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the dreaded ERROR LOG

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the dreaded ERROR LOG

by lpierce10 » Tue Jul 26, 2016 4:49 am
I'm working through my "study plan" for my 2nd attempt and I'm trying to use my error log on a more regular basis. If I get a problem wrong in any of the OG books, I log it here and note it in a spreadsheet that has all the answers for each OG book I have. I will redo some of the problems, but without looking at the error log? Am I using it incorrectly? Here's an example:

- I do a set of problems, I get 3 incorrect. I read through the explanations of the incorrect AND correct answers. If I did not understand the concept, I then work through the problem in my error log (a spiral notebook). Writing out all the steps to complete the problem and noting my mistakes
- I note the incorrect answer in my spreadsheet error log so that I can redo the problem at a later date

My confusion comes when I sit down for my next study session. Do I go back through the problems I got incorrect the last time I studied at the beginning of my study session or at the end? Do I go through them at all? Do I review the error log at the end of each study session? I am looking for some direction as to how to properly use this error log that I've created.

Thanks!

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by Rich.C@EMPOWERgmat.com » Tue Jul 26, 2016 8:58 am
Hi lpierce10,

There are a variety of different ways that you can use your Error Log for review purposes. However you choose to use it though, you have to remember its ultimate purpose - you're looking to remove those errors from your 'process.' If the issue with a particular question is content-based (re. you couldn't remember a math formula or grammar rule), then your need is more about memorization and recognizing when a particular rule applies. If the issue is functional (you couldn't figure out the 'steps' to solve the question), then redoing the question (and/or using a different approach than the one that you tried the first time) could benefit you in a number of ways. You'll be honing skills that apply to more than just that one question. In both scenarios, reviewing your Error Log BEFORE you start working on any new material would make sense, since you'll have that 'new' knowledge fresh in your mind.

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by Bara » Tue Jul 26, 2016 5:08 pm
I agree with Rich.

Another approach you may want to integrate is to set up another time to just go through the error log, and even redo some of those questions at random. Also, teaching someone else how to do those questions, or pretending like you're teaching someone is a great way to learn.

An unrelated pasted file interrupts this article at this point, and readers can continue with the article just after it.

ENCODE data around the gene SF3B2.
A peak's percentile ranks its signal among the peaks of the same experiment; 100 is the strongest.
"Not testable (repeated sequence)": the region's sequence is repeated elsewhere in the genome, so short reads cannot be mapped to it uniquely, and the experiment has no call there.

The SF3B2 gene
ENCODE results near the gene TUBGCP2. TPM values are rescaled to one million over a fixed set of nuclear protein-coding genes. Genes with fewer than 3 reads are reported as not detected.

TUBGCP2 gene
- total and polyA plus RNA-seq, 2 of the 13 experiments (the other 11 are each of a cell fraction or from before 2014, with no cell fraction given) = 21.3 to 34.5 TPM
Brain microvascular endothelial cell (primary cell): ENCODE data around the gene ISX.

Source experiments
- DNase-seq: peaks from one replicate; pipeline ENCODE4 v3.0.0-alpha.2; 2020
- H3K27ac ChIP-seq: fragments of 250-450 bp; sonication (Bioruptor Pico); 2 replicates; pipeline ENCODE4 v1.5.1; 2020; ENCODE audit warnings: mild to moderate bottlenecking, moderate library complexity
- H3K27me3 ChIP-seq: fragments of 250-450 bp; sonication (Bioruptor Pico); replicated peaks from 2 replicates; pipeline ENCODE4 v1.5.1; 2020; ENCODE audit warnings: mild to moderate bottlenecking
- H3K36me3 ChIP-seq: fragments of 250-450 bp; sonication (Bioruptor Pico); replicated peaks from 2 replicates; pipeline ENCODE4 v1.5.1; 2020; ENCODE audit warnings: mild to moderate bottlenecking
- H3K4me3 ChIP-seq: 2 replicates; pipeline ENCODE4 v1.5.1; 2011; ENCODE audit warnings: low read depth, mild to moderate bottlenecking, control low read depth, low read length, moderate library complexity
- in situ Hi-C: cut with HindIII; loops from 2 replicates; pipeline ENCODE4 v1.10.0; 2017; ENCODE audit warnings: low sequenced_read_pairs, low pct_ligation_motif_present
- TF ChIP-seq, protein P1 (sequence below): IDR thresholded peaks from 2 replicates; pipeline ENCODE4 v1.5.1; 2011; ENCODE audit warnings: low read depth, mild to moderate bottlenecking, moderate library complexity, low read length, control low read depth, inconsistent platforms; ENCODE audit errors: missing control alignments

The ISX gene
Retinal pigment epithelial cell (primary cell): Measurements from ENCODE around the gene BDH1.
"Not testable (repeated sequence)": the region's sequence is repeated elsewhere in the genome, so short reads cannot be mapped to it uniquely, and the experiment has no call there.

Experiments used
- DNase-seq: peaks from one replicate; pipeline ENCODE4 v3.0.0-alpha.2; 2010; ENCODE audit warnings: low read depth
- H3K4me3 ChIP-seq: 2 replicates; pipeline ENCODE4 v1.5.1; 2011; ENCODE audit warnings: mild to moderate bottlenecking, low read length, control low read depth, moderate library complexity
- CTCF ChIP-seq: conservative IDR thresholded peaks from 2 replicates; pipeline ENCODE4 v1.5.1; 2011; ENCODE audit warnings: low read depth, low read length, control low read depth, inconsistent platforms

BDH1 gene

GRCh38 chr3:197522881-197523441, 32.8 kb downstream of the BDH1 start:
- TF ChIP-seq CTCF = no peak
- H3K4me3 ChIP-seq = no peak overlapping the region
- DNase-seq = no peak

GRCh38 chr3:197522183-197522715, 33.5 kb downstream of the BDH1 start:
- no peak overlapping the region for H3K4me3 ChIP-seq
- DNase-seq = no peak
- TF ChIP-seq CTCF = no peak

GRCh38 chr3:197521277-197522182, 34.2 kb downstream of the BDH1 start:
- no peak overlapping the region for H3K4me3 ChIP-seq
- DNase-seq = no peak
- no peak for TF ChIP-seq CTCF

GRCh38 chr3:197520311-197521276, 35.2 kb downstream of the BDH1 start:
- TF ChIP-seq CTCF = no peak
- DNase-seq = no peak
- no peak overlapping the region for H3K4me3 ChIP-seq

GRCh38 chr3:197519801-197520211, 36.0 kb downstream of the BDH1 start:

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by ceilidh.erickson » Thu Dec 21, 2017 9:59 am
lpierce10 wrote:I'm working through my "study plan" for my 2nd attempt and I'm trying to use my error log on a more regular basis. If I get a problem wrong in any of the OG books, I log it here and note it in a spreadsheet that has all the answers for each OG book I have. I will redo some of the problems, but without looking at the error log? Am I using it incorrectly? Here's an example:

- I do a set of problems, I get 3 incorrect. I read through the explanations of the incorrect AND correct answers. If I did not understand the concept, I then work through the problem in my error log (a spiral notebook). Writing out all the steps to complete the problem and noting my mistakes
- I note the incorrect answer in my spreadsheet error log so that I can redo the problem at a later date

My confusion comes when I sit down for my next study session. Do I go back through the problems I got incorrect the last time I studied at the beginning of my study session or at the end? Do I go through them at all? Do I review the error log at the end of each study session? I am looking for some direction as to how to properly use this error log that I've created.

Thanks!
Your biggest issue: you're relying first on the explanations to tell you what you did wrong.

When you see that you got 3 problems wrong, first REDO them yourself - before looking at the right answer! If you can figure out what the right answer was and how you should have gotten there, that understanding is much more likely to stick with you than if you just read passively over what someone else said. Right now you're only redoing it if you didn't understand the explanation. You're not making yourself do the hard work that's necessary for deep understanding!

Your 2nd issue: you're using the log just to record incorrect answers. You should use the log to DESCRIBE your mistake!

Imagine that you're speaking to your future self. You want to describe in detail: "I forgot about the negative sign when square rooting. Always remember that even exponents = multiple solutions!"

More here for how to use a review log effectively: https://www.manhattanprep.com/gmat/blog ... -studying/
Ceilidh Erickson
EdM in Mind, Brain, and Education
Harvard Graduate School of Education